I followed your link and a suggested scope on the sidebar caught my eye. I didn't know they were still clearing these things out. this nitrex tr-1 is made by ATK and is supposedly comparable to the grand slam. http://www.natchezss.com/product.cfm?contentId=productDetail&prodId=WE94563&green=19497A6E-6AEF-538D-BAA8-259C0D823668&src=mbProd

I have the 6-20x50 version of the scope, and other than being huge, is a really nice piece of glass. Easily as good as a vortex viper to my eyes, and significantly better than anything I have seen under $200.

RIATAC45
December 14, 2013, 12:29 AM
Kinda off topic, but I have heard that Vortex uses Nightforce glass and is assembled by them as well. I don't know if there is any truth to that or not, but after seeing them side by side at this year's NRA show I believe it. Vortex will be my next scope maker.

redneck2
December 14, 2013, 11:24 AM
Lifetime investment? A new VX2 is at least as good as the VX-III was a few years ago.I believe this is true. I have some VX-III's and a couple of VX-3's. Significant difference. The eye relief on the new ones is significantly better

I'd also most likely look at Vortex. They seem to continually get positive reviews.

littlelefty
December 19, 2013, 04:58 PM
I went to our newest sort of local Bass Pro today and touched, held, and looked thru the Leupold VX-1 and VX-2, Redfield Revolution, Vortex Diamondback, and Burris FF. Could not tell a difference in any in that well lit show room at the 40ish or so yards I was able to see. I did notice the weight difference in the Leupolds, which I like. Not sure how big a deal that is since it will be on my not-so-light wood stocked 22" barrel rifle, but it was noticeable in the hands.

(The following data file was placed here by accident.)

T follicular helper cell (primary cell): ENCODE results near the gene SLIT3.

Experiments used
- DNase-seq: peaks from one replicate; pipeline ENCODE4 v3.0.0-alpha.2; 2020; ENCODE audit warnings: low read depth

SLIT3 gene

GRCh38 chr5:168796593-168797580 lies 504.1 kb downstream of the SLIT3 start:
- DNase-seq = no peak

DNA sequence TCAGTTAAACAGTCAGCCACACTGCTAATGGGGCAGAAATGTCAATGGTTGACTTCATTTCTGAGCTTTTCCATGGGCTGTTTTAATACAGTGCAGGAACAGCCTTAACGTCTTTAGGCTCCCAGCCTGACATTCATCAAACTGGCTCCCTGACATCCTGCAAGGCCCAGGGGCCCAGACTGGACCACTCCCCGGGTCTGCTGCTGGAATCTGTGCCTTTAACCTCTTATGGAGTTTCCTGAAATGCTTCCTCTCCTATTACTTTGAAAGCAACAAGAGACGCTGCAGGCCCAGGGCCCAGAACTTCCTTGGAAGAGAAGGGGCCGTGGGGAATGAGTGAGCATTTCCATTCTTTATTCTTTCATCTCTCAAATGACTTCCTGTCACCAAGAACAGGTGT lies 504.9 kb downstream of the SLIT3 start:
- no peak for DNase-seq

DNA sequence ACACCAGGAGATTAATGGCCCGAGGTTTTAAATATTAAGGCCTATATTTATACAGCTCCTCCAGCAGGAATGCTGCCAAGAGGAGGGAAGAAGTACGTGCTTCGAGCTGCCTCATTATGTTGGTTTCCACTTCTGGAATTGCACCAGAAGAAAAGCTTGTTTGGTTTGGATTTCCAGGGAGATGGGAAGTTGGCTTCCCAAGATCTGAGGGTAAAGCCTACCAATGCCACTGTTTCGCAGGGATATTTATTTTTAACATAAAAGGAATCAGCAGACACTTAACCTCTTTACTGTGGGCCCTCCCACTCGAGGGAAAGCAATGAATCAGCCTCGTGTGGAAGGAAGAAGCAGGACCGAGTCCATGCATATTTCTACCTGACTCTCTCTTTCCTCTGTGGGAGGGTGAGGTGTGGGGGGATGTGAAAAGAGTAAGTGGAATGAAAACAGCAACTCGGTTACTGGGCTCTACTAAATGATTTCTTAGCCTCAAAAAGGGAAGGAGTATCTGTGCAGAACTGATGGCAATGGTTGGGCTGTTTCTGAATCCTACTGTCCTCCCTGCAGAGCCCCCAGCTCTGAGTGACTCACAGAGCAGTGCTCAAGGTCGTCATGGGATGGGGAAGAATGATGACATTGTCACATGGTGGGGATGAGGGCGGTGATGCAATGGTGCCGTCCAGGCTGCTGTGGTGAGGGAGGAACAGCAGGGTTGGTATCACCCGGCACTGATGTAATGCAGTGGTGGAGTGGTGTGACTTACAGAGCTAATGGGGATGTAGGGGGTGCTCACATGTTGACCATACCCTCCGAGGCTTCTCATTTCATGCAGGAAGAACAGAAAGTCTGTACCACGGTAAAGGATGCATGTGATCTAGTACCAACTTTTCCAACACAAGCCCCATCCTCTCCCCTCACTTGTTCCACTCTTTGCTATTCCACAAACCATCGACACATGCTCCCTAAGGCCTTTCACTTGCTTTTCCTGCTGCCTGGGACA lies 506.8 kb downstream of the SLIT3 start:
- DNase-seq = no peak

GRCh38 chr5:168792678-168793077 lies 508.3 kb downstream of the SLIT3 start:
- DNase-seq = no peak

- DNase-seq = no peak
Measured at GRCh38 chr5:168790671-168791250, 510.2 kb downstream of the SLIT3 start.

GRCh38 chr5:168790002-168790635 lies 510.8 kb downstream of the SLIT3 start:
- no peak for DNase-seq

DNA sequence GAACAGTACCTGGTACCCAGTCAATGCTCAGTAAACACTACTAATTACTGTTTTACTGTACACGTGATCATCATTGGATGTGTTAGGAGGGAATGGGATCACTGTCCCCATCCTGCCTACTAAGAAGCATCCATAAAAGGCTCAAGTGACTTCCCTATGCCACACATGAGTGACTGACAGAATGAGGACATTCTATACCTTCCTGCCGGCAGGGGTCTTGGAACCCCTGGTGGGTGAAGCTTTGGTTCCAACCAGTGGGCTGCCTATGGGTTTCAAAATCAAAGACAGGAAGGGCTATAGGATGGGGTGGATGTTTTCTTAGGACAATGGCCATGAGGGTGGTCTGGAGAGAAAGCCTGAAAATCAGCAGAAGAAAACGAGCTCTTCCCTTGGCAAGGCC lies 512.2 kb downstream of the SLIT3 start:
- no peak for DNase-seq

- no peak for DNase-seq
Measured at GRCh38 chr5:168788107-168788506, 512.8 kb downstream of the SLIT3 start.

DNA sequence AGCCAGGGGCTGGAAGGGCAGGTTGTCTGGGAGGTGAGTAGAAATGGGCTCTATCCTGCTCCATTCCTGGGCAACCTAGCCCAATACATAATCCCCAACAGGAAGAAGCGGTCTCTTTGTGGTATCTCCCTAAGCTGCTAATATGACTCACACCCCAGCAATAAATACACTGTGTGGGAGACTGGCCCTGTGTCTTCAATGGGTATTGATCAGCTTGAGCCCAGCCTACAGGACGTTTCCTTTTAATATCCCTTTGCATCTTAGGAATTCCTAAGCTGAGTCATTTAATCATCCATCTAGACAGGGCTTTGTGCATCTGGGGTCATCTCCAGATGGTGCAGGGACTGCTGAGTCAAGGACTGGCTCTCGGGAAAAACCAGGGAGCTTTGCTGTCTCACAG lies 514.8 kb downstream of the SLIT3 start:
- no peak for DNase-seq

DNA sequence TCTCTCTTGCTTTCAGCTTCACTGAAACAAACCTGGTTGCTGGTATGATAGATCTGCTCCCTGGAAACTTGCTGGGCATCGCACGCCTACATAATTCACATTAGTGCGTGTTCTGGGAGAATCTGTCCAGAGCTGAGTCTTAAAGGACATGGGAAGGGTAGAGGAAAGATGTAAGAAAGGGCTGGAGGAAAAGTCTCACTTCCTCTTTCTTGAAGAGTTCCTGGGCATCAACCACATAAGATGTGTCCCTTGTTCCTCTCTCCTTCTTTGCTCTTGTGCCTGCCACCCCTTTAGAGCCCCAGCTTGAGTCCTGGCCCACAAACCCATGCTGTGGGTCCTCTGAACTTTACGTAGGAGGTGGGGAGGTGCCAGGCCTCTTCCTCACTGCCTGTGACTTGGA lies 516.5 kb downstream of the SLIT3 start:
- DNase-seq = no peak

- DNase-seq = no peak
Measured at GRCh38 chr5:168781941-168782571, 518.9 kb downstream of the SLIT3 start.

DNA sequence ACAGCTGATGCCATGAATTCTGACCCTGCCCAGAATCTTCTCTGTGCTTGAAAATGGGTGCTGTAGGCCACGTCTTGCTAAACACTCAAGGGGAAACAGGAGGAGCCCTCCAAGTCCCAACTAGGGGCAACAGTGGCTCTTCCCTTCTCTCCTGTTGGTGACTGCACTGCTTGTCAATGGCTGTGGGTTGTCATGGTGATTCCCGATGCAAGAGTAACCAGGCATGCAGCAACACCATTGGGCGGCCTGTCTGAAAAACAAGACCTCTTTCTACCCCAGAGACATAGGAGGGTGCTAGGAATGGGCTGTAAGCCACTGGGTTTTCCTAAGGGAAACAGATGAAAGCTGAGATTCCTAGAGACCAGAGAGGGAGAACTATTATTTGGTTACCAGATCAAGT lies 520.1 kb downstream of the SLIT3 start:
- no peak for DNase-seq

The Vortex struck me as not as sleek/streamlined as the Leupy or Redfield.

One funny at Bass Pro - a good ole boy leaning on the counter ensured me that the $79 no-name scope in the counter was as good as any I was looking at. I smiled and said thanks. Sometimes it's just not worth the discussion...

So the search continues...

I almost won an ebay bid last night on a M8 4x, but not quite.

tygranch
December 19, 2013, 05:18 PM
I have a Bushnell Elite 3-9X on my muzzle loader and my wife has one on her youth Model 70 .308. Both do the job very well. The granddaughters rifle has a Leupold M8 4X. Most of my other hunting rifles have 3-9 X VX II's on them. All are adequate for the money, all cost less than $300.

john843
December 19, 2013, 05:36 PM
VX3 2.5-8X36 and don't look back. I believe BluegrassDan is right.On the way to being a classic.

littlelefty
December 21, 2013, 10:10 PM
I am also going to replace my current no-name rings. What do ya'll suggest?

And is there a good way or place to determine whether I can use/need low, medium, or high rings?

Or are these unfair questions on this thread; one I should post on another thread?